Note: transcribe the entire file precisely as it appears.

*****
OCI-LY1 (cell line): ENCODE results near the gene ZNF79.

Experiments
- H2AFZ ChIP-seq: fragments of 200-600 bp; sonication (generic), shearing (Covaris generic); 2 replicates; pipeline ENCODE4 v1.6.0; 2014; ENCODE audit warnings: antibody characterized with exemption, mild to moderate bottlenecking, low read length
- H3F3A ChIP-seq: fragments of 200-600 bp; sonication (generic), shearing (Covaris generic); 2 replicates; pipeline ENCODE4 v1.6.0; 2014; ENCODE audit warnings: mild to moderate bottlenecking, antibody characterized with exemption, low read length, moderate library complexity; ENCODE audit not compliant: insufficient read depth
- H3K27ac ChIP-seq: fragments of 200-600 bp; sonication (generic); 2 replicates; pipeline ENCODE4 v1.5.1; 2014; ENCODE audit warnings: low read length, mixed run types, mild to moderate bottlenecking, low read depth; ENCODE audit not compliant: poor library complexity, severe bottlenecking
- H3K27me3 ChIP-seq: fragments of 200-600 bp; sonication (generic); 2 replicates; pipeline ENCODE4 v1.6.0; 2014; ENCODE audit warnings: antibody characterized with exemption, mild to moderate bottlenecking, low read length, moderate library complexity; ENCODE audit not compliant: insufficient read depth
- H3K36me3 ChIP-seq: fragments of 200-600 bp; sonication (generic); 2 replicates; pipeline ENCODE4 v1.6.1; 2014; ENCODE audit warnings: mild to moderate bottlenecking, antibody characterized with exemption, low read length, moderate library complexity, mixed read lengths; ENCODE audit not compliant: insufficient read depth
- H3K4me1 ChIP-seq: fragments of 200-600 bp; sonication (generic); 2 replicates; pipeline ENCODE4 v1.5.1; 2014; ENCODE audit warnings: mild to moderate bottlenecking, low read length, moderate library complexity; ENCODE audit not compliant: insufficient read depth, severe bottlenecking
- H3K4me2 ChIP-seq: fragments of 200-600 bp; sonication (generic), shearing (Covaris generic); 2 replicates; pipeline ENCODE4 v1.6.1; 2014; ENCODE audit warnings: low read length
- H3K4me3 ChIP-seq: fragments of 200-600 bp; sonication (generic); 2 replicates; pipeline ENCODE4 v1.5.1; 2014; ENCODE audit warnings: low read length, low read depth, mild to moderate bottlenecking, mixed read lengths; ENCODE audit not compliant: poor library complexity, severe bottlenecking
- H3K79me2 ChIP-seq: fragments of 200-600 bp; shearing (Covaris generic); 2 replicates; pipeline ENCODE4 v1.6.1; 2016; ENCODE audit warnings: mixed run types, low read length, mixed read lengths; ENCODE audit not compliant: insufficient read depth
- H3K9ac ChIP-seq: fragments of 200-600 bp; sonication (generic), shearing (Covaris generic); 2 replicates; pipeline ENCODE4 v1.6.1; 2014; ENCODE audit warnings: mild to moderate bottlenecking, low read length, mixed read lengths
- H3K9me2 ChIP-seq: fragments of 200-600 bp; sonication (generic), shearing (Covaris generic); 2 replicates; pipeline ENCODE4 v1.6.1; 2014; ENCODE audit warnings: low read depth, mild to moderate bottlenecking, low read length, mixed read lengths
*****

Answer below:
OCI-LY1 (cell line): ENCODE results near the gene ZNF79.

Experiments
- H2AFZ ChIP-seq: fragments of 200-600 bp; sonication (generic), shearing (Covaris generic); 2 replicates; pipeline ENCODE4 v1.6.0; 2014; ENCODE audit warnings: antibody characterized with exemption, mild to moderate bottlenecking, low read length
- H3F3A ChIP-seq: fragments of 200-600 bp; sonication (generic), shearing (Covaris generic); 2 replicates; pipeline ENCODE4 v1.6.0; 2014; ENCODE audit warnings: mild to moderate bottlenecking, antibody characterized with exemption, low read length, moderate library complexity; ENCODE audit not compliant: insufficient read depth
- H3K27ac ChIP-seq: fragments of 200-600 bp; sonication (generic); 2 replicates; pipeline ENCODE4 v1.5.1; 2014; ENCODE audit warnings: low read length, mixed run types, mild to moderate bottlenecking, low read depth; ENCODE audit not compliant: poor library complexity, severe bottlenecking
- H3K27me3 ChIP-seq: fragments of 200-600 bp; sonication (generic); 2 replicates; pipeline ENCODE4 v1.6.0; 2014; ENCODE audit warnings: antibody characterized with exemption, mild to moderate bottlenecking, low read length, moderate library complexity; ENCODE audit not compliant: insufficient read depth
- H3K36me3 ChIP-seq: fragments of 200-600 bp; sonication (generic); 2 replicates; pipeline ENCODE4 v1.6.1; 2014; ENCODE audit warnings: mild to moderate bottlenecking, antibody characterized with exemption, low read length, moderate library complexity, mixed read lengths; ENCODE audit not compliant: insufficient read depth
- H3K4me1 ChIP-seq: fragments of 200-600 bp; sonication (generic); 2 replicates; pipeline ENCODE4 v1.5.1; 2014; ENCODE audit warnings: mild to moderate bottlenecking, low read length, moderate library complexity; ENCODE audit not compliant: insufficient read depth, severe bottlenecking
- H3K4me2 ChIP-seq: fragments of 200-600 bp; sonication (generic), shearing (Covaris generic); 2 replicates; pipeline ENCODE4 v1.6.1; 2014; ENCODE audit warnings: low read length
- H3K4me3 ChIP-seq: fragments of 200-600 bp; sonication (generic); 2 replicates; pipeline ENCODE4 v1.5.1; 2014; ENCODE audit warnings: low read length, low read depth, mild to moderate bottlenecking, mixed read lengths; ENCODE audit not compliant: poor library complexity, severe bottlenecking
- H3K79me2 ChIP-seq: fragments of 200-600 bp; shearing (Covaris generic); 2 replicates; pipeline ENCODE4 v1.6.1; 2016; ENCODE audit warnings: mixed run types, low read length, mixed read lengths; ENCODE audit not compliant: insufficient read depth
- H3K9ac ChIP-seq: fragments of 200-600 bp; sonication (generic), shearing (Covaris generic); 2 replicates; pipeline ENCODE4 v1.6.1; 2014; ENCODE audit warnings: mild to moderate bottlenecking, low read length, mixed read lengths
- H3K9me2 ChIP-seq: fragments of 200-600 bp; sonication (generic), shearing (Covaris generic); 2 replicates; pipeline ENCODE4 v1.6.1; 2014; ENCODE audit warnings: low read depth, mild to moderate bottlenecking, low read length, mixed read lengths